Lies, damn lies, and statistics! I am sure you have heard that saying before. There has been a burgeoning cottage industry for market pundits that trash any economic number that comes out, especially the ones that go against their projections.
Confronted with the possibility that the endgame of the present experiment in extreme monetary accommodation may be higher inflation and even currency disaster, many private investors and portfolio managers respond that they should be okay, since their wealth is protected through allocations to equities and real estate.
After posting another new high last week, stocks were taking a breather during Monday’s session. The primary catalyst came out of China.
We are in a somewhat of a dead-zone on the data front this week, with the Q4 earnings season effectively over and not much on the economic calendar either. For the record, the earnings season isn’t officially over yet as we will get results from more than 180 companies this week, including 2 S&P 500 members.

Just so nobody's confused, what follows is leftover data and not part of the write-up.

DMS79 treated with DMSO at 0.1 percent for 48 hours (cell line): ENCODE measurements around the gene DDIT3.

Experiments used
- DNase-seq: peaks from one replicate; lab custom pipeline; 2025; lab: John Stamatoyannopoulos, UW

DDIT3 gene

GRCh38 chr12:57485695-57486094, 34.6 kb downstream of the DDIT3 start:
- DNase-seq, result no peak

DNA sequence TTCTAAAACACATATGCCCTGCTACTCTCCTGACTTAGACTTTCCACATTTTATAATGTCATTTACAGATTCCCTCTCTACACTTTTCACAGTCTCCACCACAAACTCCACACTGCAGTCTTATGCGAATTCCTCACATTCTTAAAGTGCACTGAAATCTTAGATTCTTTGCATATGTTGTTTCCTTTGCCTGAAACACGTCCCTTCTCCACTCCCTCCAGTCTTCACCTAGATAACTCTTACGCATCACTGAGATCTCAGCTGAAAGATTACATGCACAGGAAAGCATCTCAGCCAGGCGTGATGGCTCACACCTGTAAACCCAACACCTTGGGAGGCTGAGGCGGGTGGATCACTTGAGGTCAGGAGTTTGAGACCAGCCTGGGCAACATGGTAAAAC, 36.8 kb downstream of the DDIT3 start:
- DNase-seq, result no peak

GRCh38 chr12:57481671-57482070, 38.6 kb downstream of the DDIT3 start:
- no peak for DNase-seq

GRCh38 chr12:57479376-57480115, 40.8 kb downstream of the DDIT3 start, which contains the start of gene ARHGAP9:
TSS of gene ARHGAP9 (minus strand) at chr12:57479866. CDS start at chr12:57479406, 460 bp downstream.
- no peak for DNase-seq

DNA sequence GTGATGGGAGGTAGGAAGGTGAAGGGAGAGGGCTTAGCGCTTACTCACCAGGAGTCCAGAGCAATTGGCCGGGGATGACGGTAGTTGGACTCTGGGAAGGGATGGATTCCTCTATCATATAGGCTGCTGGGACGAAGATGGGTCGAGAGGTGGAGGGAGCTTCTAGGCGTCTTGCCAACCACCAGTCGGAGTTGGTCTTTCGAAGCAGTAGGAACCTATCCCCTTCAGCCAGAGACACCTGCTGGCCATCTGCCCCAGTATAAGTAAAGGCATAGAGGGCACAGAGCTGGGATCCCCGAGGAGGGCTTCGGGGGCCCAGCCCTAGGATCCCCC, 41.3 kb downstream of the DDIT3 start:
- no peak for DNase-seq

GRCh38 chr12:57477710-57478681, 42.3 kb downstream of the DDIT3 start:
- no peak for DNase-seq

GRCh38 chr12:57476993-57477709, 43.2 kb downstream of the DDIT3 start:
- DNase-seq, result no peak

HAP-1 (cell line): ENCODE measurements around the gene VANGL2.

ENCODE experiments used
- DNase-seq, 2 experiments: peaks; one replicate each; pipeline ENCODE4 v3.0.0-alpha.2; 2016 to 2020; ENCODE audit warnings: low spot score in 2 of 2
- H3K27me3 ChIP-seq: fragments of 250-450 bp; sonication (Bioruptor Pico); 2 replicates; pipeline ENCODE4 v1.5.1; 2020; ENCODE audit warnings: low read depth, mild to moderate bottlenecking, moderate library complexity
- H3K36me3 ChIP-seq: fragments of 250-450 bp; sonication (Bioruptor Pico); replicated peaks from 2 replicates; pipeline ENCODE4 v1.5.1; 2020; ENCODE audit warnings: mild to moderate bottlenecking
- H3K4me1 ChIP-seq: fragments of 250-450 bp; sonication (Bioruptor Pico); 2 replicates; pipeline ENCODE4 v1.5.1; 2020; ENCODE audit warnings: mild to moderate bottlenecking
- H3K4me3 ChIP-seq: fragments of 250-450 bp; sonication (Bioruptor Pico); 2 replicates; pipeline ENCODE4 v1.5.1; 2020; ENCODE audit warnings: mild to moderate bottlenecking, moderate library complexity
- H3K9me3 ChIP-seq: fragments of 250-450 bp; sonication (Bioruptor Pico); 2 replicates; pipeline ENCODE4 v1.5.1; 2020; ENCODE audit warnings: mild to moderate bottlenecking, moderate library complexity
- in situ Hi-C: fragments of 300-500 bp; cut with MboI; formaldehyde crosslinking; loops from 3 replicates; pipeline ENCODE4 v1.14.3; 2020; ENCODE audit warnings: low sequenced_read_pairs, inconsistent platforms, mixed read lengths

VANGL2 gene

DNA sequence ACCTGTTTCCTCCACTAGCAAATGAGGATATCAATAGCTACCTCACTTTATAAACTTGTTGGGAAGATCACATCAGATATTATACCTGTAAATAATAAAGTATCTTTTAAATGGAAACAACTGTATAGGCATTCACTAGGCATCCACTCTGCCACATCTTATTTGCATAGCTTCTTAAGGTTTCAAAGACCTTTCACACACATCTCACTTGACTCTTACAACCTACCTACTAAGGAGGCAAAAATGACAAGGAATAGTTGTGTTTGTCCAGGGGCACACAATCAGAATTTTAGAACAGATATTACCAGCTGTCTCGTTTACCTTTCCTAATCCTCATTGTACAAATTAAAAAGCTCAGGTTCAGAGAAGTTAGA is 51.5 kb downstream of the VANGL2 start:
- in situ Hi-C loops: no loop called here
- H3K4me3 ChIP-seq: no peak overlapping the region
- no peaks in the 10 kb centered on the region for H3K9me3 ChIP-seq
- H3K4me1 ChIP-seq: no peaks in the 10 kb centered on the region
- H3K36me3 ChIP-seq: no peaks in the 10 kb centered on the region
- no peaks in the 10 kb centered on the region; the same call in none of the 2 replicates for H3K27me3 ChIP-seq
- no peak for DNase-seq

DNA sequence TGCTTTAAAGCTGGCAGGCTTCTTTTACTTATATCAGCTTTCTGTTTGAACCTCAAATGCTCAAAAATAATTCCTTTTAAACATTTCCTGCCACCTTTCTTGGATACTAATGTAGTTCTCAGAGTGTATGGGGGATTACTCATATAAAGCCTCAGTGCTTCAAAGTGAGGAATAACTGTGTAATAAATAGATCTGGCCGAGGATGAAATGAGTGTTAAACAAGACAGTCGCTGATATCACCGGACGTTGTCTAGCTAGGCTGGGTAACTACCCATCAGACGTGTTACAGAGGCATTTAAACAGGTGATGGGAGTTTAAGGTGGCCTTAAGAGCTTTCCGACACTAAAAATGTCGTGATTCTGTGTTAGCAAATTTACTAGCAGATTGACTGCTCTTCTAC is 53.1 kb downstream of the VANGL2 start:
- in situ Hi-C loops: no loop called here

Guest blogger Frederik Vitting Hermann looks at the more widespread use of China’s currency around the globe. Conditions in the domestic market and the Chinese incremental reform style of monetary authorities make full internationalization within the next ten years implausible.
The Agri-Food Price Index hit an all time record high for the week ended 7 March. This index of Agri-Food prices is rather comprehensive in that it includes sixteen(16) important Agri-Commodities. That index is plotted in the chart below which covers the past almost two years.
Global markets are relieved that the risk of a shooting war has receded (but not disappeared), and they are rallying. The situation remains highly volatile. Threats and counter-threats are issued daily. We do not know how this drama will end. There are some substantive developments, however; and these are the subject of this note.